According to the invention, problems mentioned above are solved by an optical waveguide according to claim 1 and by an optical isolator according to claim 5. The subordinate claims pertain to additional advantageous aspects of the invention.
The optical waveguide according to the invention contains a core whose material has a sufficiently large Faraday effect, as well as a magnetic or magnetizable outer coating that generates a permanent magnetic field producing the Faraday effect. Such a waveguide can be integrated into ordinary waveguide systems and easily joined to other waveguides (glass fibers, LWL cores, LWL fiber tapes and so on), in particular, by splicing.
In accordance with one aspect of the invention, the outer coating is formed by two half-shells, one half-shell constituting the magnetic south pole and the other the magnetic north pole. The magnetic field generated by the half-shells can be relatively weak, as long as the effective length, that is, the length of the half-shells enclosing the fiber core is selected to be sufficiently large, for instance, 10 m.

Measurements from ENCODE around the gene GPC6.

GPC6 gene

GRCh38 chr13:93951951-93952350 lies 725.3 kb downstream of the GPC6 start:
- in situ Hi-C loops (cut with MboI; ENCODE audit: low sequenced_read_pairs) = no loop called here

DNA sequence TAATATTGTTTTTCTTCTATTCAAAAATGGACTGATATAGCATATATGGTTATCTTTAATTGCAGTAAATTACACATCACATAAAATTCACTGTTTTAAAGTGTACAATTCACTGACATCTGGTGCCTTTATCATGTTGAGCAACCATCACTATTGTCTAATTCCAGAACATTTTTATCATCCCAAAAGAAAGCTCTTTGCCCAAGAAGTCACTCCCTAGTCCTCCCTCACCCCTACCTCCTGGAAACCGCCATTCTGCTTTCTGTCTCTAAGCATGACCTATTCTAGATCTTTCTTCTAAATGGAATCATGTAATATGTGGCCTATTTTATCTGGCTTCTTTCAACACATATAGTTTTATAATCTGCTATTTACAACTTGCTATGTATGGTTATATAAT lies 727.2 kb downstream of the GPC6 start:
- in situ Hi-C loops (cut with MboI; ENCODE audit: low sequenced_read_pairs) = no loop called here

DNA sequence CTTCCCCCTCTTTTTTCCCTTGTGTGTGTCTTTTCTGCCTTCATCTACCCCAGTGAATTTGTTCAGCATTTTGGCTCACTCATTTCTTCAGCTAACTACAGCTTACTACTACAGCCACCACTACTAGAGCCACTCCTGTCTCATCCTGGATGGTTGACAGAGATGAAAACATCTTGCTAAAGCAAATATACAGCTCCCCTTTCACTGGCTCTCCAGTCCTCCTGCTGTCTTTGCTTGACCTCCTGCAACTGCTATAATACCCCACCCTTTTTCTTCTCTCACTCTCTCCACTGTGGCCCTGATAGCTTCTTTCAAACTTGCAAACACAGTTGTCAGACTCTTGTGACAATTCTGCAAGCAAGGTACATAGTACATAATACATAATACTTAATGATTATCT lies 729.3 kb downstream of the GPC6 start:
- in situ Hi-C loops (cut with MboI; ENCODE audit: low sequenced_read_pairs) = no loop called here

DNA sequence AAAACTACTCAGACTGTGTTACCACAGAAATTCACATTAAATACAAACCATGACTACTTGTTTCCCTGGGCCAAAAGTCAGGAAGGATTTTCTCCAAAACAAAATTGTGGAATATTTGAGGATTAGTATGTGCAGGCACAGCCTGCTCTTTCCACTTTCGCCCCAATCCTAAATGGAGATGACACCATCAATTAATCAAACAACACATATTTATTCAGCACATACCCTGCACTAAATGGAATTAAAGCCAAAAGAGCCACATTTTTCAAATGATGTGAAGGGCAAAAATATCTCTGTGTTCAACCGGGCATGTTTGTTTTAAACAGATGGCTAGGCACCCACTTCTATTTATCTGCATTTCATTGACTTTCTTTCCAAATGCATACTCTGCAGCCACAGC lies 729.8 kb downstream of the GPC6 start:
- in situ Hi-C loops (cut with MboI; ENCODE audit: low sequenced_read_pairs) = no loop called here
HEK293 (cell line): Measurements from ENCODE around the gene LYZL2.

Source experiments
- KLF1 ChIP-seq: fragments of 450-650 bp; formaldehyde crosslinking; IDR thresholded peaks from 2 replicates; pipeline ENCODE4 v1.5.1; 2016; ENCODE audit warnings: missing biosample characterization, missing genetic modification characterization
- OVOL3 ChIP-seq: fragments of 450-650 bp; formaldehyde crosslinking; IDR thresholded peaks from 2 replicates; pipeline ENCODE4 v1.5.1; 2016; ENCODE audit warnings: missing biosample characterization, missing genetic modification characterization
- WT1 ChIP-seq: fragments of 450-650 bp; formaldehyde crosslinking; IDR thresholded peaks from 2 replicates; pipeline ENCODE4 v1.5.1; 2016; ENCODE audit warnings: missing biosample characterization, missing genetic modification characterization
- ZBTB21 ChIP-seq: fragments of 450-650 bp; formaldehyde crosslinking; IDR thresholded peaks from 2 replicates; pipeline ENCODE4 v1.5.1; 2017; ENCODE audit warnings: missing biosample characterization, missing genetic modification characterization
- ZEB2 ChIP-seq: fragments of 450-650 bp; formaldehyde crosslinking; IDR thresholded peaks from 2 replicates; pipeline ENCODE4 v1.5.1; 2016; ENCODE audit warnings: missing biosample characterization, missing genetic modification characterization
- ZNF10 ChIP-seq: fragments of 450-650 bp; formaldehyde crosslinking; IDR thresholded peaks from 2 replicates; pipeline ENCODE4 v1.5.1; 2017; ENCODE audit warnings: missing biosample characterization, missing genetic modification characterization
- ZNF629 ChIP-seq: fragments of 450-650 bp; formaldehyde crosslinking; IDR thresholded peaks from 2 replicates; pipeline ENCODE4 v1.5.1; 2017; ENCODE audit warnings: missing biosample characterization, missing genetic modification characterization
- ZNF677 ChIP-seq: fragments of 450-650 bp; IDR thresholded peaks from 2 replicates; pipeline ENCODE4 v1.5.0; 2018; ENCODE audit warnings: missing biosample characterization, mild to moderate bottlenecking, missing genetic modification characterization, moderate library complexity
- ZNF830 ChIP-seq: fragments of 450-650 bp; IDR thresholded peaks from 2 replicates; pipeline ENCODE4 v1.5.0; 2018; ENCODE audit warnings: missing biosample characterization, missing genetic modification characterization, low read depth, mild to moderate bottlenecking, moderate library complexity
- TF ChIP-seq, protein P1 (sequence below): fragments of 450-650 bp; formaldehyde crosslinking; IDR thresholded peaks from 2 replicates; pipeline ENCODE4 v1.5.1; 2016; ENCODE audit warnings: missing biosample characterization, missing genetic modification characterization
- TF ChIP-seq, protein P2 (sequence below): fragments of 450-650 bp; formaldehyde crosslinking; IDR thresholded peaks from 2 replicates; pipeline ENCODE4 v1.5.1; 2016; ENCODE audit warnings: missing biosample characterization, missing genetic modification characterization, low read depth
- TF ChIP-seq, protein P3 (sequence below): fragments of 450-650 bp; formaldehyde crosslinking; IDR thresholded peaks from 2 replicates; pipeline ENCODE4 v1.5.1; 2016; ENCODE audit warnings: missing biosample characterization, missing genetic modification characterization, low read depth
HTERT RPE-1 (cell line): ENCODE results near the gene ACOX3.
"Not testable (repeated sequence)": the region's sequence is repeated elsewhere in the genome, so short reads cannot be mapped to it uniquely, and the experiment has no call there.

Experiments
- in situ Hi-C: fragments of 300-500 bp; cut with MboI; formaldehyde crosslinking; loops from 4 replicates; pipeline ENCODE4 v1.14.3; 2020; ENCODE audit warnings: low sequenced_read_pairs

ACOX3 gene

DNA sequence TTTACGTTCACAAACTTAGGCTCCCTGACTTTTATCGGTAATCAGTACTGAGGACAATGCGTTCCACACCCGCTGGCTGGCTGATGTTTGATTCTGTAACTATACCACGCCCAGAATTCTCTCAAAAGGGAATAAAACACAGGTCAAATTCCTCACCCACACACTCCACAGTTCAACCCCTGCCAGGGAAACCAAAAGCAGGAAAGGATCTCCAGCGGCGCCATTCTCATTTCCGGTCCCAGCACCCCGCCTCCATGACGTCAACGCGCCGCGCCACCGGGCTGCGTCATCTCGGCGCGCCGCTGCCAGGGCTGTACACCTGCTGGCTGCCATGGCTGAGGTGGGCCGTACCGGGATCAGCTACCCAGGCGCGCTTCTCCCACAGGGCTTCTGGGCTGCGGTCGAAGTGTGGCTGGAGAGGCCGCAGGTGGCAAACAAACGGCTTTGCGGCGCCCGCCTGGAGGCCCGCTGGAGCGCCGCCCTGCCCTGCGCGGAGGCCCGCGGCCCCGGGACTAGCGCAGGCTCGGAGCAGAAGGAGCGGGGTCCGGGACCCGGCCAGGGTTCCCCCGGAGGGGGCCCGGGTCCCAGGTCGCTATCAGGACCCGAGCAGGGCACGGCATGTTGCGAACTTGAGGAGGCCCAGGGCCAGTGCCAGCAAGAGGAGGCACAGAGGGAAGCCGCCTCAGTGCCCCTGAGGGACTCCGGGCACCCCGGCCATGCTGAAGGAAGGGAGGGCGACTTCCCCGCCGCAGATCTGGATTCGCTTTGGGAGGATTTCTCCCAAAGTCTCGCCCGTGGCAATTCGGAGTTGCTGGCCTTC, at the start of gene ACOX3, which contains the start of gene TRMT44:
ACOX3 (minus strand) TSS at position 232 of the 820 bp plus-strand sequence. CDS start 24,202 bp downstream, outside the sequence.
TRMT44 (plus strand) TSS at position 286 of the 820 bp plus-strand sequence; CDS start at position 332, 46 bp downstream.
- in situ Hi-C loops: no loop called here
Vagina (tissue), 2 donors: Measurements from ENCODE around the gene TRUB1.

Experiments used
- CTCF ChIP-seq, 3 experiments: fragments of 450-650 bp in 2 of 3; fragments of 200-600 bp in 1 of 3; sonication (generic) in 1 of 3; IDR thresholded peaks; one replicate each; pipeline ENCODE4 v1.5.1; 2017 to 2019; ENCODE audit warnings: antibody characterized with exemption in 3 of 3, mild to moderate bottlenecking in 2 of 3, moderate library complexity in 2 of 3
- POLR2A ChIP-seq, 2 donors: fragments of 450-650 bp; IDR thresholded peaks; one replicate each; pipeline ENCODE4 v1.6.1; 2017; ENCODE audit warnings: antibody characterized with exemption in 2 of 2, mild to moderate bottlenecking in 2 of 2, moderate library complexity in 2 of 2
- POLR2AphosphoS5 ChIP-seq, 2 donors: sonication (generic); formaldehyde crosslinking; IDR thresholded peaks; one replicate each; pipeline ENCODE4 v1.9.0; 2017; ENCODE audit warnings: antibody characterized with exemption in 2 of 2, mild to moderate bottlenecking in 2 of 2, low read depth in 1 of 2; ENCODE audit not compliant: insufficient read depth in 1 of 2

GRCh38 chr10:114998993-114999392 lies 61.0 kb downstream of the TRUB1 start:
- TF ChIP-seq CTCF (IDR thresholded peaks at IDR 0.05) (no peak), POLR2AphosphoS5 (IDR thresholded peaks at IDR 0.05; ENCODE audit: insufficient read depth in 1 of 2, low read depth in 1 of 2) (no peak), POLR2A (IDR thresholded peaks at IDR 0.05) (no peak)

It has proven especially advantageous to dope the fiber core, normally consisting of quartz glass, with YIG material, which exhibits a sufficiently large Faraday effect.
Preferably, the optical waveguide according to the invention is used as a single waveguide.
The optical isolator according to the invention is a fiberoptic isolator with at least one polarizer and one polarization rotator with an optical waveguide that has a core having a sufficiently large Faraday effect and an outer coating. According to the invention, the outer coating is configured such that it generates a permanent magnetic field in the core.
According to another advantageous aspect of the invention, the polarizer comprises a polarization-maintaining or a polarization-rotating glass fiber, where the fibers of the polarizer and the polarization rotator are constructed in one piece as spliced, continuous optical glass fibers.
Additional advantages of the invention can be seen from the description below with the appended drawings, showing in:
FIG. 1, the schematic structure of a known “bulk” isolator;